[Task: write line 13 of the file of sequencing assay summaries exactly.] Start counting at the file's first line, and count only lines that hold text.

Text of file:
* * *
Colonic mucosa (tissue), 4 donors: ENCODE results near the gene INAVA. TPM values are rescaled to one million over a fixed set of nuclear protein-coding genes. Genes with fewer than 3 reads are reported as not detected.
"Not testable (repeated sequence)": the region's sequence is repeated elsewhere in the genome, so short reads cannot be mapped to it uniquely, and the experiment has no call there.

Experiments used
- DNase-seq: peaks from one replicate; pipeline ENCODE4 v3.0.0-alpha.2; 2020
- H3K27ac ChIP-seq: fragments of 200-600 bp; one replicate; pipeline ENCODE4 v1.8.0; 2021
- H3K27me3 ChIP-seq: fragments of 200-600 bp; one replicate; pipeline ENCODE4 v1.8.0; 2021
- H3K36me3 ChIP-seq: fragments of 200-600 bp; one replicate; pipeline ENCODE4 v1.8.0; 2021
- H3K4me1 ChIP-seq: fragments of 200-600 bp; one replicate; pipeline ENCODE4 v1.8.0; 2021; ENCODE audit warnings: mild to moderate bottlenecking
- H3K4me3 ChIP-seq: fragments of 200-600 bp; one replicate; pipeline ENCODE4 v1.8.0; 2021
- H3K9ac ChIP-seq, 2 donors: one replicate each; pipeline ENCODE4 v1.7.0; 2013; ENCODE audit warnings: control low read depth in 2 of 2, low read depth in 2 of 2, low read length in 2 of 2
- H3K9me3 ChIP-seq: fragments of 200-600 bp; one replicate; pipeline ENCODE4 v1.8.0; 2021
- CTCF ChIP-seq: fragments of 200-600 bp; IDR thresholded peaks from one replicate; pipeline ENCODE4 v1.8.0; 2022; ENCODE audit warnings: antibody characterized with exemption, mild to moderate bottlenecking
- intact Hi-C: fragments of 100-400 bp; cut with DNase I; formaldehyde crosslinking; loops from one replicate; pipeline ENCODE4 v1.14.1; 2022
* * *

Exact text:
- intact Hi-C: fragments of 100-400 bp; cut with DNase I; formaldehyde crosslinking; loops from one replicate; pipeline ENCODE4 v1.14.1; 2022